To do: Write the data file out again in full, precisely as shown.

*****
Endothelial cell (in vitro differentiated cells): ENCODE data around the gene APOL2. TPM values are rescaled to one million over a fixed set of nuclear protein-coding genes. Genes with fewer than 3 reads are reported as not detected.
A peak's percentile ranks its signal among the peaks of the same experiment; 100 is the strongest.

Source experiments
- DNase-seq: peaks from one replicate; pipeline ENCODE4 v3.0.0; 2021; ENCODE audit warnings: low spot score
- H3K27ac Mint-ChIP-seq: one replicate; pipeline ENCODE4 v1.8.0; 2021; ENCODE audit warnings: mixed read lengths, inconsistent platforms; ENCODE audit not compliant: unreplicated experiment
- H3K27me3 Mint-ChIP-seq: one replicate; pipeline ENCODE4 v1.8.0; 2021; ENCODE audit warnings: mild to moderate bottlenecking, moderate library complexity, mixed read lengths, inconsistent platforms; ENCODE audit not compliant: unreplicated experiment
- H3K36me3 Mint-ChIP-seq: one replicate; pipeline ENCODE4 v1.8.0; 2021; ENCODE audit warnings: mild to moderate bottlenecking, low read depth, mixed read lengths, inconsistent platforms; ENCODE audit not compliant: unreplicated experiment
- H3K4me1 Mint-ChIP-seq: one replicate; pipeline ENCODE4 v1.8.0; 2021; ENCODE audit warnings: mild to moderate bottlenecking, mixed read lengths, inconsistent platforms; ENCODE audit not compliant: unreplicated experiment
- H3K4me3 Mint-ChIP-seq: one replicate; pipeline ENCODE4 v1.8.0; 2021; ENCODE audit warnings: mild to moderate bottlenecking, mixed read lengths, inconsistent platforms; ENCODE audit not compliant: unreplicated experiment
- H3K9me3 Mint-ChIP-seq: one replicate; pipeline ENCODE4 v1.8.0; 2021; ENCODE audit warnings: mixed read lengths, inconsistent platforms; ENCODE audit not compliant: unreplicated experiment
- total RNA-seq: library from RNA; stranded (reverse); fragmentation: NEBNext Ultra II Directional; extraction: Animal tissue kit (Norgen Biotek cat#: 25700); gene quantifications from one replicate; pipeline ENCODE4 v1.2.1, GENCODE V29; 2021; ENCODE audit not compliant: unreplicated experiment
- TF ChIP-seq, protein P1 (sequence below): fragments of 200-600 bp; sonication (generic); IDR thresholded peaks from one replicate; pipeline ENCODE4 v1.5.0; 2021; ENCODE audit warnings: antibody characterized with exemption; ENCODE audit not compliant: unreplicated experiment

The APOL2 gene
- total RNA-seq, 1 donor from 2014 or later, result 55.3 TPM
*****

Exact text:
Endothelial cell (in vitro differentiated cells): ENCODE data around the gene APOL2. TPM values are rescaled to one million over a fixed set of nuclear protein-coding genes. Genes with fewer than 3 reads are reported as not detected.
A peak's percentile ranks its signal among the peaks of the same experiment; 100 is the strongest.

Source experiments
- DNase-seq: peaks from one replicate; pipeline ENCODE4 v3.0.0; 2021; ENCODE audit warnings: low spot score
- H3K27ac Mint-ChIP-seq: one replicate; pipeline ENCODE4 v1.8.0; 2021; ENCODE audit warnings: mixed read lengths, inconsistent platforms; ENCODE audit not compliant: unreplicated experiment
- H3K27me3 Mint-ChIP-seq: one replicate; pipeline ENCODE4 v1.8.0; 2021; ENCODE audit warnings: mild to moderate bottlenecking, moderate library complexity, mixed read lengths, inconsistent platforms; ENCODE audit not compliant: unreplicated experiment
- H3K36me3 Mint-ChIP-seq: one replicate; pipeline ENCODE4 v1.8.0; 2021; ENCODE audit warnings: mild to moderate bottlenecking, low read depth, mixed read lengths, inconsistent platforms; ENCODE audit not compliant: unreplicated experiment
- H3K4me1 Mint-ChIP-seq: one replicate; pipeline ENCODE4 v1.8.0; 2021; ENCODE audit warnings: mild to moderate bottlenecking, mixed read lengths, inconsistent platforms; ENCODE audit not compliant: unreplicated experiment
- H3K4me3 Mint-ChIP-seq: one replicate; pipeline ENCODE4 v1.8.0; 2021; ENCODE audit warnings: mild to moderate bottlenecking, mixed read lengths, inconsistent platforms; ENCODE audit not compliant: unreplicated experiment
- H3K9me3 Mint-ChIP-seq: one replicate; pipeline ENCODE4 v1.8.0; 2021; ENCODE audit warnings: mixed read lengths, inconsistent platforms; ENCODE audit not compliant: unreplicated experiment
- total RNA-seq: library from RNA; stranded (reverse); fragmentation: NEBNext Ultra II Directional; extraction: Animal tissue kit (Norgen Biotek cat#: 25700); gene quantifications from one replicate; pipeline ENCODE4 v1.2.1, GENCODE V29; 2021; ENCODE audit not compliant: unreplicated experiment
- TF ChIP-seq, protein P1 (sequence below): fragments of 200-600 bp; sonication (generic); IDR thresholded peaks from one replicate; pipeline ENCODE4 v1.5.0; 2021; ENCODE audit warnings: antibody characterized with exemption; ENCODE audit not compliant: unreplicated experiment

The APOL2 gene
- total RNA-seq, 1 donor from 2014 or later, result 55.3 TPM